FigureES-12:TypicalRailLoadingFacilityinNorthDakota 21

    Tables

    Table of Contents ii March 2013

    TableES-1:EffectsofPotentialReleasesonAquifers 10

    TableES-2:SpillScenariosEvaluatedinDraftSupplementalEIS 16

    TableES-3:SummaryofPHMSADatabaseIncidents(January2002toJuly2012) 16

    20 TableES-4:SummaryofNoActionAlternativeScenarios

    TableES-5:SummaryofMajorPipelineRouteAlternatives 22

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    Keystone XL Project Executive SummaryDraft Supplemental EIS

    ES.1 INTRODUCTION

    ES.1.1 OverviewTheproposedKeystoneXLPipelineisanew

    875-milepipelineinfrastructureprojectthatwould

    allowdeliveryofupto830,000barrelsperday(bpd)

    ofcrudeoilfromAlberta,Canada,andtheBakken

    ShaleFormationintheUnitedStatestoSteeleCity,

    NebraskaforonwarddeliverytoCushing,Oklahoma,

    andrefineriesintheGulfCoastarea1

    1TheGulfCoastareareferstotheregionfromHouston,Texas,toLakeCharles,Louisiana.

    .TransCanada

    KeystonePipeline,LP(Keystone)hasappliedfora

    PresidentialPermitwhich,ifgranted,would

    authorizetheproposedpipelinetocrosstheUnited

    States-Canadianborder.

    Forproposedpetroleumpipelinesthatcross

    internationalbordersoftheUnitedStates,the

    President,throughExecutiveOrder13337,directsthe

    SecretaryofStatetodecidewhetheraprojectisin

    thenationalinterestbeforegrantingaPresidentialPermit.Thenationalinterestdeterminationbythe

    U.S.DepartmentofState(theDepartment)involves

    considerationofmanyfactors,includingenergy

    security;environmental,cultural,andeconomic

    impacts;foreignpolicy;andcompliancewith

    relevantfederalregulations.Beforemakingsucha

    decision,theDepartmentalsoasksfortheviewsof

    theDepartmentsofEnergy,Defense,Transportation,

    HomelandSecurity,Justice,Interior,andCommerce,

    andtheU.S.EnvironmentalProtectionAgency.

    Background

    Previously,Keystonesubmittedanapplicationforthe

    samebordercrossing,butwithapipelinerouteinthe

    UnitedStatesthatdifferedfromtheroutethatis

    currentlyproposed.Thebiggestdifferenceinthe

    previousroutecomparedtothecurrentoneisthatit

    wentthroughtheSandHillsRegionofNebraskaas

    identifiedbytheNebraskaDepartmentof

    EnvironmentalQuality(NDEQ).Aseparate

    EnvironmentalImpactStatementwasissuedin

    August2011forthatroute.InNovember2011,the

    Departmentdeterminedthatadditionalinformation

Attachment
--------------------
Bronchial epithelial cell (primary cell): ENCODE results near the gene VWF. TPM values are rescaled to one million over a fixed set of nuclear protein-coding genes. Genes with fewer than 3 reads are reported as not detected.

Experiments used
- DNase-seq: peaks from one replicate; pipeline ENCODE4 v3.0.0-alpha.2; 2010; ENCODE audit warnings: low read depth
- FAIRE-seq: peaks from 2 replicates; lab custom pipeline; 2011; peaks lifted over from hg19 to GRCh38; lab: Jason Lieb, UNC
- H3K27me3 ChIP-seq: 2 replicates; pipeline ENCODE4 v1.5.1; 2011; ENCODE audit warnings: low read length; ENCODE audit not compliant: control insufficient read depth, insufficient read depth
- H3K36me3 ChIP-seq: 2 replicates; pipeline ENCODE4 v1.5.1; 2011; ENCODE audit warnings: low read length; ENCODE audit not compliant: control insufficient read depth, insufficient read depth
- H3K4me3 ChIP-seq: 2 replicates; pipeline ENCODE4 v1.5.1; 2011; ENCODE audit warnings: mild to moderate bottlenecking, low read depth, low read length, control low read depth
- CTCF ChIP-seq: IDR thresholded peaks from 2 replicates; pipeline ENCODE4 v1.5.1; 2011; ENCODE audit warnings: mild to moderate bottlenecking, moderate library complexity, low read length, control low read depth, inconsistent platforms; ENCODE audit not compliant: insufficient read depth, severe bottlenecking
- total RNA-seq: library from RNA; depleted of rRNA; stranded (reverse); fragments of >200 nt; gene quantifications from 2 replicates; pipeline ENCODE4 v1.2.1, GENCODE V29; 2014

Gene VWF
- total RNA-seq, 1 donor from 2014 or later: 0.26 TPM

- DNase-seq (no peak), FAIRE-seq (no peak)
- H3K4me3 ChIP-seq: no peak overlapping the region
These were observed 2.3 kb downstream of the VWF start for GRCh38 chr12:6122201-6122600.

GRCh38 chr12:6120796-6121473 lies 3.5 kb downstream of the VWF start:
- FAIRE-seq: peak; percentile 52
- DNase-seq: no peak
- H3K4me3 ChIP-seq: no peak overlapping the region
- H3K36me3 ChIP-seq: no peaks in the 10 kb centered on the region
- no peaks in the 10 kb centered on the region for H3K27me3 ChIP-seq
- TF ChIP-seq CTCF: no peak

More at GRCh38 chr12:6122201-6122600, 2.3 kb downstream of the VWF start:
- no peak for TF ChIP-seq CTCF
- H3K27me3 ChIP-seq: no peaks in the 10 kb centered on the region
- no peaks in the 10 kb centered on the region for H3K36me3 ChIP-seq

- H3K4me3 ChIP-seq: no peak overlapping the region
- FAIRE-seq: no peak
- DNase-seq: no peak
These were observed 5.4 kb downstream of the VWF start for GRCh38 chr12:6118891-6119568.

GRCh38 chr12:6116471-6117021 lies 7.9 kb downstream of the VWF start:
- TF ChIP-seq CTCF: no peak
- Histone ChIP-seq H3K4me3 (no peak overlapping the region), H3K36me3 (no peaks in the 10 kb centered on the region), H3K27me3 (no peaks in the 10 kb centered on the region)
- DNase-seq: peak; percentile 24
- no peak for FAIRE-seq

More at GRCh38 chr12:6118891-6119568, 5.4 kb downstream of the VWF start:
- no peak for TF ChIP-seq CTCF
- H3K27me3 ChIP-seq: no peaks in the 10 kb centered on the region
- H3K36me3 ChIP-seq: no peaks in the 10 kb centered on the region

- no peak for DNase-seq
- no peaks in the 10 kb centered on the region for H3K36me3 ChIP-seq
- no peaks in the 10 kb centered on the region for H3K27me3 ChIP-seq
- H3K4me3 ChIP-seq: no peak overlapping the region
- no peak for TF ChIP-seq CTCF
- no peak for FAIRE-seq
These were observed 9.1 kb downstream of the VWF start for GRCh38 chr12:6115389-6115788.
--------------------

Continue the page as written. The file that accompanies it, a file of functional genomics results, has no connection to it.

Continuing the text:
wasneededtofullyevaluatetheapplication,in

    particular,additionalinformationaboutalternativerouteswithinNebraskathatwouldavoidtheSand

    HillsRegion.InlateDecember2011,Congress

    adoptedaprovisionoftheTemporaryPayrollTax

    CutContinuationActthatsoughttorequirethe

    PresidenttomakeadecisiononthePresidential

    Permitforthatroutewithin60days.Thatdeadline

    didnotallowsufficienttimetoprepareathorough,

    rigorous,andtransparentreviewofanalternative

    routethroughNebraska.Assuch,thePresidential

    Permitwasdenied.

    InFebruary2012,KeystoneinformedtheDepartment

    thatitconsideredtheGulfCoastportionofthe

    previouspipelineproject(fromCushing,Oklahoma,totheGulfCoastarea)tohaveindependenteconomic

    utilityandindicateditintendedtoproceedwith

    constructionofthatpipelineasaseparateproject,the

    GulfCoastProject.TheGulfCoastProjectdoesnot

    requireaPresidentialPermitbecauseitdoesnotcross

    aninternationalborder.ConstructionontheGulf

    CoastProjectisunderway.

    OnMay4,2012,KeystonefiledaPresidentialPermit

    applicationforanewKeystoneXLProject.The

    proposedProjecthasanewrouteandanewstated

    purpose.TherouteinMontanaandSouthDakota

    wouldbelargelyunchangedfromtherouteanalyzedinAugust2011.However,thenewlyproposedroute

    notonlyavoidstheNDEQ-identifiedSandHills

    RegionbutalsoterminatesatSteeleCity,Nebraska,

    andthusisapproximatelyhalfthelengthofthe

    previouslyproposedprojectanalyzedin2011.In

    otherwords,thenewlyproposedProjectis509miles

    shorterthanthepreviouslyproposedprojectanalyzed

    in2011.

    About the Draft Supplemental Environmental Impact

    Statement

    TheDepartmenthasissuedthisdraftSupplemental

    EnvironmentalImpactStatement(draftSupplemental

    EIS)thatbuildsontheanalysiscompletedinAugust

    2011(theFinalEnvironmentalImpactStatementor

    FinalEIS).Theanalysishasbeenrevised,expanded,

    andupdatedtoincludeacomprehensivereviewof

    thenewrouteinNebraskaaswellasanysignificant

    newcircumstancesorinformationthatisnow

    availableonthelargelyunchangedroutethrough

    MontanaandSouthDakota.

    IncompletingthedraftSupplementalEIS,the

    Departmenttookintoconsiderationthecomments